Saint Alphonsus Maria de Liguori (1696-1787), founder of the Congregation of the Most Holy Redeemer (also known as the Liguorians and the Redemptorists), Doctor of the Church, and humble servant of the Lord. The patron saint of moral theologians, Saint Alphonsus was a prolific writer. He wrote reverently on spiritual and dogmatic topics, including the Blessed Sacrament, Our Holy Mother, and Our Lord, Jesus Christ. One of the most beautifully written texts on Our Blessed Mother was written by Saint Alphonsus. Excerpts from that text, “The Glories of Mary,” are posted below.
O great Mother of my Lord, I see full well that my ingratitude towards God and thee, and this too for so many years, has merited for me that thou shouldst justly abandon me, and no longer have a care of me, for an ungrateful soul is no longer worthy of favors. But I, O Lady, have a high idea of thy great goodness; I believe it to be far greater than my ingratitude. Continue, then, O refuge of sinners, and cease not to help a miserable sinner who confides in thee.
O Mother of mercy, deign to extend a helping hand to a poor fallen wretch who asks thee for pity. O Mary, either defend me thyself, or tell me to whom I can have recourse, and who is better able to defend me than thou, and where I can find with God a more clement and powerful advocate than thou, who art his Mother. Then, in becoming the Mother of our Savior, wast thereby made the fitting instrument to save sinners, and wast given me for my salvation.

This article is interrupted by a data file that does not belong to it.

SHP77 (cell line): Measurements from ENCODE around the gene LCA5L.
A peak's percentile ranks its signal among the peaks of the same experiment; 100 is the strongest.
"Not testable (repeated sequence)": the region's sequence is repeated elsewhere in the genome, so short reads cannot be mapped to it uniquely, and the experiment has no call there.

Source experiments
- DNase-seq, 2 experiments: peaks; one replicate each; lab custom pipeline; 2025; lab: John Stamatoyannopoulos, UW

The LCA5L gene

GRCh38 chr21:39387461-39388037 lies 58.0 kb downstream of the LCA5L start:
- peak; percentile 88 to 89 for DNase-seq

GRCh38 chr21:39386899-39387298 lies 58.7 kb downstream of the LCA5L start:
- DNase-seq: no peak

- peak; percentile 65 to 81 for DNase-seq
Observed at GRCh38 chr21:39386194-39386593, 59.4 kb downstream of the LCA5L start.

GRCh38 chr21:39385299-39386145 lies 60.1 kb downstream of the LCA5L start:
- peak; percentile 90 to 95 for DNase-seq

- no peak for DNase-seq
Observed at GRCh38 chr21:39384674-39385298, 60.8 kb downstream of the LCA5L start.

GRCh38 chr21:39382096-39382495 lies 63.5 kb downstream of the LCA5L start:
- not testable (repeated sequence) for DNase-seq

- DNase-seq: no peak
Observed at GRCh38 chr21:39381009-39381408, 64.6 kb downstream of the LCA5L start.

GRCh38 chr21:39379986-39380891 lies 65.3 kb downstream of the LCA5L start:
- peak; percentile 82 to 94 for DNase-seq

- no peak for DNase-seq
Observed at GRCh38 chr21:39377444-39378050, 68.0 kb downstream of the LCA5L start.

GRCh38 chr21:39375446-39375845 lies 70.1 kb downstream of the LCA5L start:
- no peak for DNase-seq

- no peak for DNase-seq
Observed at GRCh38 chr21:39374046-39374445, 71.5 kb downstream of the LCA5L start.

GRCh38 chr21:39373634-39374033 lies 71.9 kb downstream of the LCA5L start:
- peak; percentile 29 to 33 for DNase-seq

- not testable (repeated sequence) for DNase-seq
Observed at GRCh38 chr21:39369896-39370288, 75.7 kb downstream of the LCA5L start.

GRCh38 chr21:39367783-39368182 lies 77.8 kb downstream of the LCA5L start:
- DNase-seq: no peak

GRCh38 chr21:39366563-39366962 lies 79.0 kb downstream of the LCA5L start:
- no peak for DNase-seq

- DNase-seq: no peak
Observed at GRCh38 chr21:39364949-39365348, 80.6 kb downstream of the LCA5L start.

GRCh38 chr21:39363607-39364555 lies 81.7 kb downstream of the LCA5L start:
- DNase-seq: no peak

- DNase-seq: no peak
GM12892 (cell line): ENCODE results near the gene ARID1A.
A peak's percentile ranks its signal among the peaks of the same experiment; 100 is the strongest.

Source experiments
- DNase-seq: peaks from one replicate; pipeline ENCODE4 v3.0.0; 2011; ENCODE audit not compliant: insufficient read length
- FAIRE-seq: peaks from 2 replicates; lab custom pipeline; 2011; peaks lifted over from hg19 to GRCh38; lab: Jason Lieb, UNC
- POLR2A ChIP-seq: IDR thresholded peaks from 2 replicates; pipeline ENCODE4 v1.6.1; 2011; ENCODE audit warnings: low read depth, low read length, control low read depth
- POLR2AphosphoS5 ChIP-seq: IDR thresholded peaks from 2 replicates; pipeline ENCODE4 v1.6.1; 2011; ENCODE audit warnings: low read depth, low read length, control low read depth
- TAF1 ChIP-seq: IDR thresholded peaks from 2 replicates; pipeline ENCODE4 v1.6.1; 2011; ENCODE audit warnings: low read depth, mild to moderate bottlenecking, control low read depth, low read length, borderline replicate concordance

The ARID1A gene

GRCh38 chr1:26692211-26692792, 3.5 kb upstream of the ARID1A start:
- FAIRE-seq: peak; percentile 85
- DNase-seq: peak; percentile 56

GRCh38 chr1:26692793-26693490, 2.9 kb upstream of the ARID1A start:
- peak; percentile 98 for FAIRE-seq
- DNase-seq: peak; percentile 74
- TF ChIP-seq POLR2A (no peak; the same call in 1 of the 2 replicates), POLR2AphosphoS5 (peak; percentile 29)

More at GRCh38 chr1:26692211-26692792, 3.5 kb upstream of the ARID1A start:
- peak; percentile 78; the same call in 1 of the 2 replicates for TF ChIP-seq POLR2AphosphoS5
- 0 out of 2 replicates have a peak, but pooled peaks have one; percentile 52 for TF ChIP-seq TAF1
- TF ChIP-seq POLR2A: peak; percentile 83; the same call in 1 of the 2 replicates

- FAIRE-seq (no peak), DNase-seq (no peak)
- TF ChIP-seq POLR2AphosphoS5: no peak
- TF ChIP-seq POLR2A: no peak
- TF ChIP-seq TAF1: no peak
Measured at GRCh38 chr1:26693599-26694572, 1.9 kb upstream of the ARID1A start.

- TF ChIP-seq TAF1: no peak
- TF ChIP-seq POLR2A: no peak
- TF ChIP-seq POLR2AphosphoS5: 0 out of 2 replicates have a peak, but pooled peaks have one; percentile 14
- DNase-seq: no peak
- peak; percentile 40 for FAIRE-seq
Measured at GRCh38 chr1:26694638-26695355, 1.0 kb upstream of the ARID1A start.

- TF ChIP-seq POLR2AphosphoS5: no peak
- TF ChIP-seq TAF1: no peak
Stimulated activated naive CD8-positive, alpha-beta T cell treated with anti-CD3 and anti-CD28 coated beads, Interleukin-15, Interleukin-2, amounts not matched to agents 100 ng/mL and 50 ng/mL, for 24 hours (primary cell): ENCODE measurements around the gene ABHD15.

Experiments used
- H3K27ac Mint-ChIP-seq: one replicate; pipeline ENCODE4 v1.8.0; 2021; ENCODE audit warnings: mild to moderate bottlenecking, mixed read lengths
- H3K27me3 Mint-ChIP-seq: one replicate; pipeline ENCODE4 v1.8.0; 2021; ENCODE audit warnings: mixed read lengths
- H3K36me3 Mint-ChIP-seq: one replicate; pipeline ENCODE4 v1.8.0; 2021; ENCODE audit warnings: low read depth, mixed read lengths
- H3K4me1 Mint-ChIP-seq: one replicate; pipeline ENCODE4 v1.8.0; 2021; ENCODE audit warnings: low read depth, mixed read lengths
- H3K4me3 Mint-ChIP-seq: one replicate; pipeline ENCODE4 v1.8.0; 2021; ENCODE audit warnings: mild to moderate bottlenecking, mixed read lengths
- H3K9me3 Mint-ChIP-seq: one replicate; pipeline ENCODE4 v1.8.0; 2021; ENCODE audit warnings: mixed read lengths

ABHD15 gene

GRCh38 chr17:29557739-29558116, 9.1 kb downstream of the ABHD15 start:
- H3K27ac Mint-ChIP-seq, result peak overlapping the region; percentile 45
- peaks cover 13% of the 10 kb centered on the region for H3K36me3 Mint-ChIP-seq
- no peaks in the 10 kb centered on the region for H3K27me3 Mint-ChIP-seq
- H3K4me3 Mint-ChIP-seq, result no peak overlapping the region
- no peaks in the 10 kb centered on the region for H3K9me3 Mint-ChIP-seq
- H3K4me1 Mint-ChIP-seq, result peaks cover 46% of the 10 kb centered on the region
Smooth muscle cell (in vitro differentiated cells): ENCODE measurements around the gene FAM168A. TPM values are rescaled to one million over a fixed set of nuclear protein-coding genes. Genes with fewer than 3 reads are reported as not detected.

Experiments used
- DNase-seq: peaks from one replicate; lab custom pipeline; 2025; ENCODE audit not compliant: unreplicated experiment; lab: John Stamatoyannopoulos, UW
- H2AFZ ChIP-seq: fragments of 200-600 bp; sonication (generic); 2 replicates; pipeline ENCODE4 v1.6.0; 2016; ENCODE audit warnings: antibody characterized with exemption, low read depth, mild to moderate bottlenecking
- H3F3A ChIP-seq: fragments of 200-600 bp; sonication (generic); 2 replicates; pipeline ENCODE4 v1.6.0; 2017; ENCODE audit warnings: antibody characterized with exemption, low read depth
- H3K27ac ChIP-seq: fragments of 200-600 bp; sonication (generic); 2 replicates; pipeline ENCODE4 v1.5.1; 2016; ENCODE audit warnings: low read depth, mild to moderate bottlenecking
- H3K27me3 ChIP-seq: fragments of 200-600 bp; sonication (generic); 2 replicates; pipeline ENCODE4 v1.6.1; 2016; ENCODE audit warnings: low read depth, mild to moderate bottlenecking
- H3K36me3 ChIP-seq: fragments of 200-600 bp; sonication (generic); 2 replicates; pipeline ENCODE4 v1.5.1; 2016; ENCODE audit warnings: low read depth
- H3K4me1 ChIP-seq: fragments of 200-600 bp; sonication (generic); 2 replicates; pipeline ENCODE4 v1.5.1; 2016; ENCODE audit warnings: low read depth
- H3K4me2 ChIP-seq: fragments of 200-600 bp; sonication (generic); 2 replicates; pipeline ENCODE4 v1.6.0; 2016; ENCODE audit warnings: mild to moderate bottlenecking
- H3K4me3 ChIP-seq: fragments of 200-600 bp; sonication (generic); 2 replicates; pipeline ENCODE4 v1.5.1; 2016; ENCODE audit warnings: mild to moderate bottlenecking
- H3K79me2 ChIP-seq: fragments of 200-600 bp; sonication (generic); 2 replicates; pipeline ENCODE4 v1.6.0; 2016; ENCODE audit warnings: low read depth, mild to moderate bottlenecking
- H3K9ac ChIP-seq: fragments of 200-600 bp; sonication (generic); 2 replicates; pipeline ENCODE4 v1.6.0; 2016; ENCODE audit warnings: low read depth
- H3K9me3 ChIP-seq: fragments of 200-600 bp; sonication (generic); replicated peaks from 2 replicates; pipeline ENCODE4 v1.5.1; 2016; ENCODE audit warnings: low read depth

O Mary, save him who has recourse to thee. I deserve not thy love, but it is thine own desire to save sinners, that makes me hope that thou lovest me. And if thou lovest me, how can I be lost? O my own beloved Mother, if by thee I save my soul, as I hope to do, I shall no longer be ungrateful, I shall make up for my past ingratitude, and for the love which thou hast shown me, by my everlasting praises, and all the affections of my soul.
Happy in heaven, where thou reignest, and wilt reign forever. I shall always sing thy mercies, and kiss for eternity those loving hands which have delivered me from hell, as often as I have deserved it by my sins. O Mary, my liberator, my hope, my Queen, my advocate, my own sweet Mother, I love thee; I desire thy glory, and I love thee forever. Amen.
Thus do I hope.
I will address thee, O great Mother of God, in the words of St. Bernard: "Speak, O Lady, for thy Son heareth thee, and whatever thou askest thou wilt obtain" ("Loquere, Domina, quia audit Filius tuus; et quaecumque petieris, impetrabis"—Depr. Ad gl. V.)
Speak, speak, then, O Mary, our advocate, in favor of us poor miserable creatures. Remember that it was also for our good that thou didst receive so great power and so high a dignity. A God was pleased to become thy debtor by taking humanity of thee, in order that thou mightest dispense at will the riches of divine mercy to sinners.